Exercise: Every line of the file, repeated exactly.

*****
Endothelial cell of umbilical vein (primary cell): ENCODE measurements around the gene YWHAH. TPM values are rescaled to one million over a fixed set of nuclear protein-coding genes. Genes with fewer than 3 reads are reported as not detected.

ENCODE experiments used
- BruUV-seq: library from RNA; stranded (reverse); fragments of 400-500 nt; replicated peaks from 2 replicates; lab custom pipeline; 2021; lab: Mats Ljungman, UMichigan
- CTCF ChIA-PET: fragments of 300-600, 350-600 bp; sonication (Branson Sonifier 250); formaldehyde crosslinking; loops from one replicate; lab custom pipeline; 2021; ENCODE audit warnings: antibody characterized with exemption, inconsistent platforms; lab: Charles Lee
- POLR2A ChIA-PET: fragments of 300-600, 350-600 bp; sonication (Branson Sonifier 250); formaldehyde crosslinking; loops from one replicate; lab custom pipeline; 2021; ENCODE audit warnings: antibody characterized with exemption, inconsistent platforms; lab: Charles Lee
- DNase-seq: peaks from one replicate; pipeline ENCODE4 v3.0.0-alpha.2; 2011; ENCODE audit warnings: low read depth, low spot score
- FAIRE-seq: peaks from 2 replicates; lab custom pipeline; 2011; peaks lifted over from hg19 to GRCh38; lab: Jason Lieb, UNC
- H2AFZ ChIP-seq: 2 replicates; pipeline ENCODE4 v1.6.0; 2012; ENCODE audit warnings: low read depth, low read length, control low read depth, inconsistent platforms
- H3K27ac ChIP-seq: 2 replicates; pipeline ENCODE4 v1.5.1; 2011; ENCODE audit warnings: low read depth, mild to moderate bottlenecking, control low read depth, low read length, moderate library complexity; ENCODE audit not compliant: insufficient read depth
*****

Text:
Endothelial cell of umbilical vein (primary cell): ENCODE measurements around the gene YWHAH. TPM values are rescaled to one million over a fixed set of nuclear protein-coding genes. Genes with fewer than 3 reads are reported as not detected.

ENCODE experiments used
- BruUV-seq: library from RNA; stranded (reverse); fragments of 400-500 nt; replicated peaks from 2 replicates; lab custom pipeline; 2021; lab: Mats Ljungman, UMichigan
- CTCF ChIA-PET: fragments of 300-600, 350-600 bp; sonication (Branson Sonifier 250); formaldehyde crosslinking; loops from one replicate; lab custom pipeline; 2021; ENCODE audit warnings: antibody characterized with exemption, inconsistent platforms; lab: Charles Lee
- POLR2A ChIA-PET: fragments of 300-600, 350-600 bp; sonication (Branson Sonifier 250); formaldehyde crosslinking; loops from one replicate; lab custom pipeline; 2021; ENCODE audit warnings: antibody characterized with exemption, inconsistent platforms; lab: Charles Lee
- DNase-seq: peaks from one replicate; pipeline ENCODE4 v3.0.0-alpha.2; 2011; ENCODE audit warnings: low read depth, low spot score
- FAIRE-seq: peaks from 2 replicates; lab custom pipeline; 2011; peaks lifted over from hg19 to GRCh38; lab: Jason Lieb, UNC
- H2AFZ ChIP-seq: 2 replicates; pipeline ENCODE4 v1.6.0; 2012; ENCODE audit warnings: low read depth, low read length, control low read depth, inconsistent platforms
- H3K27ac ChIP-seq: 2 replicates; pipeline ENCODE4 v1.5.1; 2011; ENCODE audit warnings: low read depth, mild to moderate bottlenecking, control low read depth, low read length, moderate library complexity; ENCODE audit not compliant: insufficient read depth